As near as I can tell, there are six ways of using the word wicket. The word refers, most directly, to the wooden base at the end of the pitch that is made of three stumps on which sit two bails. Wicket is also a word synonymous with dismissal, or an out, so one can say that the fourth wicket fell at 198 runs. Batsmen possess wickets, too, so one can say that the Australian captain, Ponting, “gave up a wicket early.” It appears that the two batsmen on the pitch (working together, referred to as a partnership) can also be a wicket—in “the first wicket established a target of sixty-eight runs.” The word wicket also refers to the pitch itself, so that a player might say that “the wicket at Adelaide favors our spinners.” And, finally, batsmen “run between the wickets,” scoring a single, stretching a single into a double, or taking a triple on a long ball that does not make the boundary.
It’s all wickets and beamers, yorkers and maidens, stumps and boundaries here in India. We don’t have a television in New Hampshire, and yet the tube is glowing cricket games here in our Pune flat. It’s a good thing, too, as this past weekend, all holed up to share a very generous stomach virus, we watched the Indian national cricket team beat Australia in the finals to take their first Tri-series championship. The aging Australian team—the fearsome and longstanding champions led by master batsman Ricky Ponting—were taken down by a youthful Indian squad led by the charismatic captain, Mahendra Sing (M. S.) Dhoni. The Tri-Series championship is one-day cricket. Each team has fifty overs (an over is six pitched balls, Nathaniel determined when we first starting watching cricket during the Test Series in January) for their inning. It all begins with a coin toss. One team then elects to bat first or to chase the score established by the team in the opening inning. Each inning, in a one day match, naturally, takes about one-half of the day. So a one-day match, including the lunch break, runs about 6-8 hours. (Test matches can run for many days.)
Just a day before the national team took the second game at the Gabba (in Brisbane), the Indian T20 team defeated South Africa in the World Cup final. So everyone is talking about a possible shift in the cricket world order. This is not surprising at all to me. For among my first lasting impressions of India were boys playing cricket in the parks of Delhi. A few days later, as we were rolling out of Delhi on the train we passed through village after village—really desperate looking places—where in every case, in open field after open field, children were playing games of cricket. Since then, we’ve encountered the game everywhere, including in our living room, where Nathaniel and Ellinore (and sometimes mom and dad) bowl and bat with a soft sponge ball, cracking boundaries off the wall and sixes off the laptop computer screen. When I e-mailed my friend Dave from New Zealand to tell him of our recent experiences with the game, he wrote back to say that we will indeed mow a pitch in the back field when we get back to NewHampshire and bowl a few games.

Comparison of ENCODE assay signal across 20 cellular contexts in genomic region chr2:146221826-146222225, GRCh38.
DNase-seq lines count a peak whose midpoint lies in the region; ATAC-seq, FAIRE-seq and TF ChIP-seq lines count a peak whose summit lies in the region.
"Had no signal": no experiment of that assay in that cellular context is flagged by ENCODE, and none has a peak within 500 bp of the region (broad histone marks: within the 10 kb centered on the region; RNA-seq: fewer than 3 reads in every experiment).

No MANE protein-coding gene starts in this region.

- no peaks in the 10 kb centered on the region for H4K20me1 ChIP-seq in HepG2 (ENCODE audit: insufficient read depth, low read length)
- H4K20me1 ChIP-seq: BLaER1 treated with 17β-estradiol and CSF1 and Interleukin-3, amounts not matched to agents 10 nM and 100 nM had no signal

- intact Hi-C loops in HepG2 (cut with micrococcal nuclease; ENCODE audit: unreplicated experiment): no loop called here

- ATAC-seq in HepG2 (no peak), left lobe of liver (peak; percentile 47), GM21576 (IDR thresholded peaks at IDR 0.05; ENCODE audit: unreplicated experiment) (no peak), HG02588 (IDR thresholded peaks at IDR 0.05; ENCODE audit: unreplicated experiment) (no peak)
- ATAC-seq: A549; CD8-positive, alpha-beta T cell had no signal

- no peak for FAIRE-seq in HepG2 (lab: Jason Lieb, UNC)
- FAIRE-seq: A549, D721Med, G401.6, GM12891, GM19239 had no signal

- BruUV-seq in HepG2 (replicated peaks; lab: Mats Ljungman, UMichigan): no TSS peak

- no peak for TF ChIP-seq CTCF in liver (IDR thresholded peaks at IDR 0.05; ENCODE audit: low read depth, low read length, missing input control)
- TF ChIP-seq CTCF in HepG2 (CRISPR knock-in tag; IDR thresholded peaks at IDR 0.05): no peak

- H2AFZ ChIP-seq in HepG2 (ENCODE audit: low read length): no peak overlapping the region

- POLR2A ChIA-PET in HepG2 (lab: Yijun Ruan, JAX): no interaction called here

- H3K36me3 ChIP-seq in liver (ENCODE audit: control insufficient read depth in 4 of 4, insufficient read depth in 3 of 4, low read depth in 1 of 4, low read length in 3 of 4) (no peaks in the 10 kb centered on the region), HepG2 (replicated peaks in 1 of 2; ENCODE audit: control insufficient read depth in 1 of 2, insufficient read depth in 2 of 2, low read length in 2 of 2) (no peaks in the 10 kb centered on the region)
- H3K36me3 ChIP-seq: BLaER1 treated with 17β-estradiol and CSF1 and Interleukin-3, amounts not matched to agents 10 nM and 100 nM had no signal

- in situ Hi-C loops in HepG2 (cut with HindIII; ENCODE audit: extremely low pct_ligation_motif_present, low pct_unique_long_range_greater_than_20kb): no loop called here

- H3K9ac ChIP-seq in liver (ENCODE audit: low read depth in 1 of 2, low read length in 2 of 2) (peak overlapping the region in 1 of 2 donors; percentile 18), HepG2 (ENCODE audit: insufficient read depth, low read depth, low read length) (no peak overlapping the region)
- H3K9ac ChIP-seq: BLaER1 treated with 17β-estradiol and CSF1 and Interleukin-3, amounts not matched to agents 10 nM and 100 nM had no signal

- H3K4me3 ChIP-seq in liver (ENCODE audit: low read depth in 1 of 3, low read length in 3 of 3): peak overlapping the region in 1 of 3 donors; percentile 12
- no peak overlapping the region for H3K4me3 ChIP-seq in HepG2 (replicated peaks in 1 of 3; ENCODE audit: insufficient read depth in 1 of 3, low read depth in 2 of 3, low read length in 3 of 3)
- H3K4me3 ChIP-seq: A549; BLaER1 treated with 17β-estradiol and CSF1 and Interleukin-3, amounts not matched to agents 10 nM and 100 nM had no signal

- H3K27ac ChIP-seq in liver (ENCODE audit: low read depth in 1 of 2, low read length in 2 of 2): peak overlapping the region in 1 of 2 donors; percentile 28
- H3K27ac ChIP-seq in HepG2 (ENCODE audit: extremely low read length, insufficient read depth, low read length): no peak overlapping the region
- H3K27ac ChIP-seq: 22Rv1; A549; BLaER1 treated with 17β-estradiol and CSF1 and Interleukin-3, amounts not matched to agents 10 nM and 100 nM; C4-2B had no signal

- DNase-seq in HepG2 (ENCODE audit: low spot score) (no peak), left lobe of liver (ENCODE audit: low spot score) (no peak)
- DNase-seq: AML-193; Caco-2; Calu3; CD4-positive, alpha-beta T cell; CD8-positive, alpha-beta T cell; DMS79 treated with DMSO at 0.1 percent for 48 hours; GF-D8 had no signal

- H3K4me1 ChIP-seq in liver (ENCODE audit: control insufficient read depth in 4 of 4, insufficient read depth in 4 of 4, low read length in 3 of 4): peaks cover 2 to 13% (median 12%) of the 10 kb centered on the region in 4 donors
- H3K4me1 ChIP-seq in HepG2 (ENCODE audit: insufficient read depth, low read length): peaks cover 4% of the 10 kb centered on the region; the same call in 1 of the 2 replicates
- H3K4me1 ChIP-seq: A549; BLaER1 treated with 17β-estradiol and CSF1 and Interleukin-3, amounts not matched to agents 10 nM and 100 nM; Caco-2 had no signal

Just as we are picking up a bit of Hindi and Marathi here in Maharashtra, then, we are learning to speak the international language of cricket. Gubber, gully, googly, doosra (actually a Hindi term for a certain pitch by a spin bowler), jaffa, mid-off and mid-on, run out—the list of cricket terms goes on and on. We’ve been fortunate to be watching as Sachin Tendulkar, the legendary Indian batsman in the world of cricket, and a genuine sports hero in India, bat his first hundred in Australia (he has more centuries than any active player, I believe). I guess it’s like watching Wilt Chamberlin or Larry Bird or Erving Magic Johnson. We’ve marveled at Harbhajan Sing’s feisty spin bowling and the scary fast pitching of the wiry thin (and endearing) nineteen year old Ishant Sharma. And so, along with most Indians we were on the edge of our seats as the Australians came back in their inning, chasing a relatively low run total of 258, and then were bowled out by India, dramatically, as the young men in blue took the last two Austrailian wickets in the final over, for 249.
So, much to our surprise, we are saying things like “Tendulkar and Dhoni put down a century partnership for the third wicket!” and we are actually understanding one another. And, a neophyte student of the game, I’m already ready to say that cricket is more interesting than American football, baseball or basketball. The levels of complexity run deep in cricket, as does the strategy of choosing players—bowlers or batsmen, fast pitchers or spinners—and the statistics and algorithms for running the numbers is much like baseball. “Baseball is to cricket as simple addition is to calculus,” observes Shashi Tharoor, “the basic moves may be similar, but the former is easier, quicker, more straightforward and requires a much shorter attention span.” Cricket is exciting, though one has to be patient. It is something like spending the day watching Japanese Noh drama. There is something to the deliberateness and the patience required for players (and fans) that appeals to me. It was remarkable to watch Sachin Tendulkar, for instance, open the first game of the finals with a century (a hundred runs). The guy is pulling off remarkable shots, against different bowlers, with a hard cricket ball bouncing up at him reaching speeds up to 140 kilometers per hour. He stays poised. And he doesn’t make mistakes. He puts down singles, punches doubles into the outfield, lifts his bat to catch a high pitch and angle a ball over the catcher (like a foul ball, I guess) that then runs behind him all the way to the boundary for four. And then, with exquisite timing, he steps into a Yorker on the rise and lifts a ball in a high arc over the boundary for six. The game is, in the words of our ten-year old indian friend Nisthula, “So damn cool.”